The squadron will be out in force to celebrate their Annual Cadet Review on May 27 at Queens Place Emera Centre, with everything set to begin at 2 p.m. The event is open to the public, and there is no charge.
The cadets will be demonstrating their skills during the celebrations, starting with their parade past the dignitaries. Also on display will be a fitness presentation, survival demonstration and their drill routine, which the unit came in third for in all of Southwest Nova Scotia.
Once the demonstrations are compete, cadets will receive their awards and four will receive certificates for graduating from the program. Others will receive promotions, including one to Warrant Officer.
A Warrant Officer is the highest level a cadet can reach in the program, and is then next officer down in the chain of command from the Captains. Their responsibilities equal those of the adult leaders, and they the ones who carry out orders as well as handle discipline within the unit.
Capt. Jean Blackler says the warrant officer is a critical role for the cadets, and one that sets the stage for the culture of the organization.
"You can see that change from year to year, Warrant Officer to Warrant Officer," she says.
Being a Warrant Officer is more than just the time served with the unit however, though that is a factor. Capt. Blacker says it is based on their performance, command presence, and what the commanding officers think they need as the head of the unit.
Next year will be a critical time for the squadron, when they move to their new home at South Queens Junior High. Capt. Blackler says they need a Warrant Officer to help build the unit up. The move will mean many changes for the unit, and a fresh start in many respects. They want to have a better visibility within the community, and recruit more youth into the program. The celebration on Sunday is a big part in bringing that visibility.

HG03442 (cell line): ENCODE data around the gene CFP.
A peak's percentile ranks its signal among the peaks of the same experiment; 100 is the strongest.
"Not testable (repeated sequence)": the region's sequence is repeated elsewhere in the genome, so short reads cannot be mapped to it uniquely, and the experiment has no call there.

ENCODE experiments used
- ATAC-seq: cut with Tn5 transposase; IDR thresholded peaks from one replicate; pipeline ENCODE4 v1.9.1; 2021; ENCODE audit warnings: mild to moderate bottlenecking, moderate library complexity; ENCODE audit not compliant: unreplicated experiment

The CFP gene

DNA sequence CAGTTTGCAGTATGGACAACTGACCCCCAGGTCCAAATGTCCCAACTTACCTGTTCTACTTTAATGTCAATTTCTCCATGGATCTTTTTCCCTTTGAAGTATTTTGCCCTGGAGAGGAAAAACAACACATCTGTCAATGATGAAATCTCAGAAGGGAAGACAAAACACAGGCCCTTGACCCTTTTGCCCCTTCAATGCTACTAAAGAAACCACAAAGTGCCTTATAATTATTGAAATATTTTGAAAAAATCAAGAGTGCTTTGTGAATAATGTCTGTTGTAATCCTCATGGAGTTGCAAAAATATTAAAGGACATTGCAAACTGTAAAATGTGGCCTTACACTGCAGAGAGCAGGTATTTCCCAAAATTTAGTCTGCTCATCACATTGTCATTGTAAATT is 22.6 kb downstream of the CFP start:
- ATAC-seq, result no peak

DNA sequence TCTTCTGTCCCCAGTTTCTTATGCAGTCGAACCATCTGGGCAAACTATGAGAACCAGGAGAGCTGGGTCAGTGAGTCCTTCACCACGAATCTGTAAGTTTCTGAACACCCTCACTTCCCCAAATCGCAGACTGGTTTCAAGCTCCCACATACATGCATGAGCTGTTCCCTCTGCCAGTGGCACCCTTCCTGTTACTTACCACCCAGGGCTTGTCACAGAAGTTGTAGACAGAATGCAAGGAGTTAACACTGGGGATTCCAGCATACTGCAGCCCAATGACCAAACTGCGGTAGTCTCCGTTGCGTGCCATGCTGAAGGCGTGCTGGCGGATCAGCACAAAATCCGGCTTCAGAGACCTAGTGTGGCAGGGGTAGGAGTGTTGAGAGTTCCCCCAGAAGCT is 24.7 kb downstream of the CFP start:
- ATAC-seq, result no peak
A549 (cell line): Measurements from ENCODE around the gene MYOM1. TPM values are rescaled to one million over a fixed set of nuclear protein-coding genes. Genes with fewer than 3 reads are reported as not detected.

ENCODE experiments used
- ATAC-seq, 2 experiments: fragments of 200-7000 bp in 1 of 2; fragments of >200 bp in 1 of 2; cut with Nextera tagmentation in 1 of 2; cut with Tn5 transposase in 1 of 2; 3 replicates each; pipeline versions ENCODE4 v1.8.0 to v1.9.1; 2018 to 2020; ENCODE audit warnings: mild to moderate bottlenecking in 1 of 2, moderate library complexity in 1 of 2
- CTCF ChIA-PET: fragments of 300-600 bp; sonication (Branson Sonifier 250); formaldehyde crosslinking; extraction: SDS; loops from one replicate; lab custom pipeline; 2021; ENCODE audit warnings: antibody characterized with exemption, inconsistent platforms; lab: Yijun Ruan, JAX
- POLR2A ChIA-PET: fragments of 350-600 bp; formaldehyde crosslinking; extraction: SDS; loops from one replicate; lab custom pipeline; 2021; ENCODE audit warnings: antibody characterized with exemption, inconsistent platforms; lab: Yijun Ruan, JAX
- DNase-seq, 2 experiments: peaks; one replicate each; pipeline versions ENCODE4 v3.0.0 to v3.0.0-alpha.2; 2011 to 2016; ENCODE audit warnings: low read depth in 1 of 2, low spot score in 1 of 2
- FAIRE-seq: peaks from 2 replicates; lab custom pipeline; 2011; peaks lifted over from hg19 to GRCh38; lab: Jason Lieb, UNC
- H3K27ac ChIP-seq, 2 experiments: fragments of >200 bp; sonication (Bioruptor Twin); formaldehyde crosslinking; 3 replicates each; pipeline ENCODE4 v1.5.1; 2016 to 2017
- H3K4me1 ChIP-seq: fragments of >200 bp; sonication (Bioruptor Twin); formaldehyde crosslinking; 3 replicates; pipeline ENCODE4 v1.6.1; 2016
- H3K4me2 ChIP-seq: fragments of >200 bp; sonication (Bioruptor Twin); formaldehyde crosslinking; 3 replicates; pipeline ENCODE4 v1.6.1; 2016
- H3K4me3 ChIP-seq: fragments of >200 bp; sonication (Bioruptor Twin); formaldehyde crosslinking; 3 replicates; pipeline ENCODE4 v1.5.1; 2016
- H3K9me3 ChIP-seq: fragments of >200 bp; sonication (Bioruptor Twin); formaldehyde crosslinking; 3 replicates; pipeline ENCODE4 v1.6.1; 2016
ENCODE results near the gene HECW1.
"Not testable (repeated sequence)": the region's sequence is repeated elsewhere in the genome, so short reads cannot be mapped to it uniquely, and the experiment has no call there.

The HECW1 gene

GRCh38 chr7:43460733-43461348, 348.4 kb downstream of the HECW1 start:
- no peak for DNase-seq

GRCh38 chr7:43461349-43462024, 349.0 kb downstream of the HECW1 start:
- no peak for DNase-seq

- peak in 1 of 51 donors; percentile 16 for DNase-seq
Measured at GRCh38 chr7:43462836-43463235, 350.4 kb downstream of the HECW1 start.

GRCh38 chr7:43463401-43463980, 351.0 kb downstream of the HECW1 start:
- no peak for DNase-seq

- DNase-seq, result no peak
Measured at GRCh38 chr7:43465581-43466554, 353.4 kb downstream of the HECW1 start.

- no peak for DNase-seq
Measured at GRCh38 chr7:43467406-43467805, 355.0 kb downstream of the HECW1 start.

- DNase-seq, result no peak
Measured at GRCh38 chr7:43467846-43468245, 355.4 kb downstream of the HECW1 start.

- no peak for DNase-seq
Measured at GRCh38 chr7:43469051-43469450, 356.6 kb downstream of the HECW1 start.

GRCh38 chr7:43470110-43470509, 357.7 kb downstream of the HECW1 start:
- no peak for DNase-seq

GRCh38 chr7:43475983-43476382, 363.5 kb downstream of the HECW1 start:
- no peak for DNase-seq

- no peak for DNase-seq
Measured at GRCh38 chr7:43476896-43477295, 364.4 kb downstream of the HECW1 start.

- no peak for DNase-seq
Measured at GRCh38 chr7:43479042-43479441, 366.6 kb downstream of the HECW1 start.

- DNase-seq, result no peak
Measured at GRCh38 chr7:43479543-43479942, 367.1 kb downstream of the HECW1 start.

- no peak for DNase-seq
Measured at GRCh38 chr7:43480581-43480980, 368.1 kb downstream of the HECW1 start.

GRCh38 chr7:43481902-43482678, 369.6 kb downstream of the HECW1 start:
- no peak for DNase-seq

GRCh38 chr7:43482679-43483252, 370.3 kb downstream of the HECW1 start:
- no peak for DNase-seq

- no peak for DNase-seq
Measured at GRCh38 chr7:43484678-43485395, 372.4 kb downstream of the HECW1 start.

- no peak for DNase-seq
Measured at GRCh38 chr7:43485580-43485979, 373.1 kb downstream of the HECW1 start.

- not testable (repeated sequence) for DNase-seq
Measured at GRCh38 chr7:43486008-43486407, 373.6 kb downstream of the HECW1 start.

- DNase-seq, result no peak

"A good way to get a feel for the cadets is to join us at the Annual Cadet Review," says Capt. Blackler.
A host of speakers and dignitaries will be present, including Premier Darrell Dexter who is a former cadet from the local squadron himself. Several representatives from the air cadet league will be down, as well as many other former cadets from the local program.
Capt. Blackler says it is important to show to the public how cadets have influenced the leaders of the communities.
Others in Queens County that went through the cadet program have gone on to server prominent roles as well, both outside the military and within. Case in point is Commodore William Truelove who will soon be promoted to Rear Admiral and will take command of the West Coast Canadian Navy in June.
"We'd like to send messages to them and the next generation of cadets that what they learn here is transferrable to whatever they choose to do," says Capt. Blackler.
In addition to speakers, there will be several aspects of cadets on display. The largest of which will be the full sized glider used by the cadets when learning how to fly.
Also around the arena will be historical photos dating back to the beginnings of the program, a tribute slideshow to the Canadian Forces created by one of the cadets, and other information about the program in Queens County.
After the formal part of the presentation, the floor will be opened up to the public to wander around and speak with the officers and cadets.
The cadet program is a little over 100 years old, started by teachers looking to offer a more structured program for youth. The program evolved from there so that anyone could become a leader and officer of a unit.
Women were first allowed to join the program in 1972, and since then the integration has been very successful. Though there is some fluctuation from year to year with numbers, the ratio of men to women cadets remains about even.
Nova Scotia has cadet units under all three branches - air, sea and army - with the largest unit at the Kings-Edgehill school in Windsor. At the school, all students are required to be part of the army cadet program.
Funding for the cadet program comes through the Department of National Defense (DND) as well as local community groups such as the Legion, Kinsmen and Lions Clubs.
All expenses for the cadets are paid for, including uniforms and the costs for flight training. Any youth older than 12 and under 18 can join the cadet program.